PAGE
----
I am curious why you haven’t approached the house committee telling them what you were read by your FBI friend related to Seth Rich that you in turn read to me. Based on all your work, it appears that you care about the truth. Even though, as you said you couldn’t get a second, shouldn’t you tell them so they could use their powers to determine the truth?
ed—you have a lousy memory…i was not read anything by my fbi friend..i have no firsthand information and i really wish you would stop telling others information that you think i have…please stop relaying information that you do not have right…and that i have no reason to believe is accurate…
In an interview with NPR reporter David Folkenflik on Aug. 1, Hersh remarked, “I hear gossip. [Butowsky] took two and two and made 45 out of it.” In a phone interview with me this week, Hersh said much the same, and added that he never claimed to have a source in the FBI on the Rich case.
Folkenflik also reported that a spokeswoman for the FBI had told NPR “that the agency has played no part in the investigation of the unsolved homicide.” Local police regard the crime as an attempted robbery gone awry.
It must be stressed that each of the defendants sued by Wheeler has denied the essential allegations of the lawsuit. As the plaintiff, moreover, Wheeler bears the burden of proof in the case.
Butowsky has been particularly adamant in his own defense, insisting that in enlisting Wheeler’s investigative expertise to work on the Rich case, he was sincerely trying to help the deceased young man’s family. In addition, Butowsky now says that he was “just joking” when he sent Wheeler the May 14 text message about feeling “pressure” because of the president’s interest in Zimmerman’s story, and that he’s never actually met Trump. He also has accused Wheeler of being “broke,” and “trying to get money” by going to court.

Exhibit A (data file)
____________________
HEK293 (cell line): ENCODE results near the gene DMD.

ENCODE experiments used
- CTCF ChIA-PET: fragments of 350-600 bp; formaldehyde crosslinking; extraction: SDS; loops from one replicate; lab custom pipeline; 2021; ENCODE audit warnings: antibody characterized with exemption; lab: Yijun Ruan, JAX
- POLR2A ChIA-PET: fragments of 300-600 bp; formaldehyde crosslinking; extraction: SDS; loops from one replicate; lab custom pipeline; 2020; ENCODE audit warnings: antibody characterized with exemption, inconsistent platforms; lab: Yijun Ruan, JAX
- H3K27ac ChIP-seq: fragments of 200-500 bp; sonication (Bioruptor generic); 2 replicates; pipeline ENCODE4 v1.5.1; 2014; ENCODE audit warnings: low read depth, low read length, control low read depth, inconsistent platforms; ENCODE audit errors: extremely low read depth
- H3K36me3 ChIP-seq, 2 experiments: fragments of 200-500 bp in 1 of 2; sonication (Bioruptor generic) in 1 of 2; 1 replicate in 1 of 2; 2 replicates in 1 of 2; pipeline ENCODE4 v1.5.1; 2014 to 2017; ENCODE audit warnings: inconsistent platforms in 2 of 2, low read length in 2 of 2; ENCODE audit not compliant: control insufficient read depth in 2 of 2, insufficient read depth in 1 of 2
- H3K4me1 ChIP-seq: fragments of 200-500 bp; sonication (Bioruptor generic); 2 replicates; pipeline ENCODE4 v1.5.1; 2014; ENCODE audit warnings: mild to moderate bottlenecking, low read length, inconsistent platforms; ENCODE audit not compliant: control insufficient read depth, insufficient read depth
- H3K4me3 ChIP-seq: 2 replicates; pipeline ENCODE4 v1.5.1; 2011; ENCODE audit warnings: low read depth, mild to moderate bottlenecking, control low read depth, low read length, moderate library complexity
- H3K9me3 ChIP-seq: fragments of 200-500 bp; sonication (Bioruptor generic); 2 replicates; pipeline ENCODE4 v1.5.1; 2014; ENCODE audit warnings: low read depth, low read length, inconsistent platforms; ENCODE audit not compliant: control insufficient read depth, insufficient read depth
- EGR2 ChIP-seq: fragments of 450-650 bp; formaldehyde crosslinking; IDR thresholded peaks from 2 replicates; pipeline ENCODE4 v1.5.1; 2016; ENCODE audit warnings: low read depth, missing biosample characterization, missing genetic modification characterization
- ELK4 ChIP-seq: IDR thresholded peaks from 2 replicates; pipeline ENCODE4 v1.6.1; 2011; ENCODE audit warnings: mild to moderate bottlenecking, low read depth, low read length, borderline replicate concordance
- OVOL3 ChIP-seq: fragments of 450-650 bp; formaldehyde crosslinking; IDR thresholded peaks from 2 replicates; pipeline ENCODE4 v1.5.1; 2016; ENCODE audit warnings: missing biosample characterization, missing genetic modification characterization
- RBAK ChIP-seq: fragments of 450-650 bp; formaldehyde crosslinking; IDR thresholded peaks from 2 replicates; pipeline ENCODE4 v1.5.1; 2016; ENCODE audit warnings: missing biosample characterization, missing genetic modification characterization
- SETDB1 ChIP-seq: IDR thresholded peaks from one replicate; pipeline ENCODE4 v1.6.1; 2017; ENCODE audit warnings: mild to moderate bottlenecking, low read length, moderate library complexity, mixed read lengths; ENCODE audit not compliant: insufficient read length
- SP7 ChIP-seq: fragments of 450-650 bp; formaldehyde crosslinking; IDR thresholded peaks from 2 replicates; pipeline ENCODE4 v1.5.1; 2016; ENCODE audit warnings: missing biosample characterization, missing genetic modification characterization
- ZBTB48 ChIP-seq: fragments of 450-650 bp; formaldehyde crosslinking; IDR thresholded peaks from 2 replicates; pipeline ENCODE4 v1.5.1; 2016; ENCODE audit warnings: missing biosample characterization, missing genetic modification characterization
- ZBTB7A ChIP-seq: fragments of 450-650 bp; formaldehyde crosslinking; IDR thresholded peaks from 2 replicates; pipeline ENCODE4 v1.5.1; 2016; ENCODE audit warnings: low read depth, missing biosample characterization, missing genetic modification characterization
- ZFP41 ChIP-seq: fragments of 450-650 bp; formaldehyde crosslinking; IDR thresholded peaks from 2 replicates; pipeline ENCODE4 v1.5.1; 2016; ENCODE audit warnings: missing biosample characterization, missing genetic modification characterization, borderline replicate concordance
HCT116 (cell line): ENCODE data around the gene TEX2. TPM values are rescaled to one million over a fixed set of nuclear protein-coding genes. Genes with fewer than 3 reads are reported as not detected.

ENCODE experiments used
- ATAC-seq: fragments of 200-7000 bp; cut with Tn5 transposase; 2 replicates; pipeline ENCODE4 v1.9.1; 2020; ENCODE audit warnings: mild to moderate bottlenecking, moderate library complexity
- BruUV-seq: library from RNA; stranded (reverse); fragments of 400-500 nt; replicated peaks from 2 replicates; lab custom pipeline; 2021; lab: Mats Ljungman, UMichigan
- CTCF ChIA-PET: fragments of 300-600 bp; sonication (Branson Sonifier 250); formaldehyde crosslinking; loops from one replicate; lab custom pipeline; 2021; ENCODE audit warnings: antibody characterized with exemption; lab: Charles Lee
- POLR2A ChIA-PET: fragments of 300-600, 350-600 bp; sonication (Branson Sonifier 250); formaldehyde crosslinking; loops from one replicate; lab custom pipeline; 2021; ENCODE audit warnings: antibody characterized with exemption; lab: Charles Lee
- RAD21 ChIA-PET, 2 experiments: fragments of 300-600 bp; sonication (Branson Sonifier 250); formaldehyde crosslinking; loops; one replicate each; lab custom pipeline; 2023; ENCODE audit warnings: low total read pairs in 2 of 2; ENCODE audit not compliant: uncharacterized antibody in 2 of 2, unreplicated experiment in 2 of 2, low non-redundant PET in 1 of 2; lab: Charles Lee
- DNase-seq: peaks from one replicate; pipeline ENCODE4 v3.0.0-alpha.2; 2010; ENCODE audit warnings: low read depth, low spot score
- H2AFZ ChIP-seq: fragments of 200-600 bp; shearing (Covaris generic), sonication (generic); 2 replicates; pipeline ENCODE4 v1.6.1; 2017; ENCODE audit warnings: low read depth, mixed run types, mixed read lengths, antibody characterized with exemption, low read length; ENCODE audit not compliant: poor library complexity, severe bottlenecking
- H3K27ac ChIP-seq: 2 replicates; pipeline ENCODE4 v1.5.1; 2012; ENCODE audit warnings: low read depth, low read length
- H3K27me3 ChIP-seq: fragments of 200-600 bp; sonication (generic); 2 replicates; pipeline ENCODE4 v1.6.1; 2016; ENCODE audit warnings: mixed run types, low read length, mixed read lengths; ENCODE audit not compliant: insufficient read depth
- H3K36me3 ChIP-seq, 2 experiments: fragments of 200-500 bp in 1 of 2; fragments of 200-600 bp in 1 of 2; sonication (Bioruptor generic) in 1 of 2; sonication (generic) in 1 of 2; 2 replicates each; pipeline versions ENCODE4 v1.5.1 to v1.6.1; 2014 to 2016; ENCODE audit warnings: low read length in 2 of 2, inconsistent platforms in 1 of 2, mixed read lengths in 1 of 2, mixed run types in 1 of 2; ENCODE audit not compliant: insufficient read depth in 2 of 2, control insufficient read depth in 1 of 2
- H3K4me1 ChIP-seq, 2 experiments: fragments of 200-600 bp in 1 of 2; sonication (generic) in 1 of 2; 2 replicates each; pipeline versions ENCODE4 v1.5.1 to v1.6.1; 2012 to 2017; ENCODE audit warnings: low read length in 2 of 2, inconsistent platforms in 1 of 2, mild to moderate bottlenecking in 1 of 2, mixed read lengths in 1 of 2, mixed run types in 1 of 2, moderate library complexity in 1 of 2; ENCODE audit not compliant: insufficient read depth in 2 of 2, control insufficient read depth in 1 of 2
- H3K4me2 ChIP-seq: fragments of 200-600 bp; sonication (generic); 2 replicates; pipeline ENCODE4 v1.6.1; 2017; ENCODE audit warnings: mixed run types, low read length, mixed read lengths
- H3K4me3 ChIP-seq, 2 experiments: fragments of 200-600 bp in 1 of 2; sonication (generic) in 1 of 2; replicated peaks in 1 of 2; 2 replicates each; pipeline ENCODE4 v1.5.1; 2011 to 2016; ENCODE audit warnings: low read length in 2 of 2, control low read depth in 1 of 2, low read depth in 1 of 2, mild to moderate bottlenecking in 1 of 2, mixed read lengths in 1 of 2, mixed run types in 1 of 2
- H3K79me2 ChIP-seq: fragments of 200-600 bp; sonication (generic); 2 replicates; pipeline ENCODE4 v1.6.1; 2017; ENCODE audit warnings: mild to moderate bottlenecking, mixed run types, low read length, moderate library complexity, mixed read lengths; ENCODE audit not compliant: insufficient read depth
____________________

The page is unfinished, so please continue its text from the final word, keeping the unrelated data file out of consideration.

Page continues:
Butowsky’s denials and countercharges, however, are not likely to derail Wheeler’s lawsuit, at least not anytime soon. “The case will definitely make it past the pleading stage,” Michael Willemin, one of the attorneys at Wigdor LLP assigned to the litigation, told me in a phone interview last week. If it does, the case will move onto the fact-finding phase of civil litigation known as “discovery.”
“We’re going to handle the case as we would any other, and be very aggressive in discovery,” Willemin said. That means, he explained, requesting all relevant documents and communications between all people with “inside knowledge” about the interactions between Fox, Butowsky, Zimmerman and White House personnel. His office will also be taking several depositions.
When I asked specifically if that could include a deposition from President Trump, Willemin answered: “It would not be unprecedented for a president to be deposed, although it would be unusual. We will consider [deposing anyone] with relevant information, as we would on behalf of any client.”
That possibility, compounded by the ongoing collusion and obstruction of justice probes led by special counsel Mueller, could give the president many sleepless nights to come.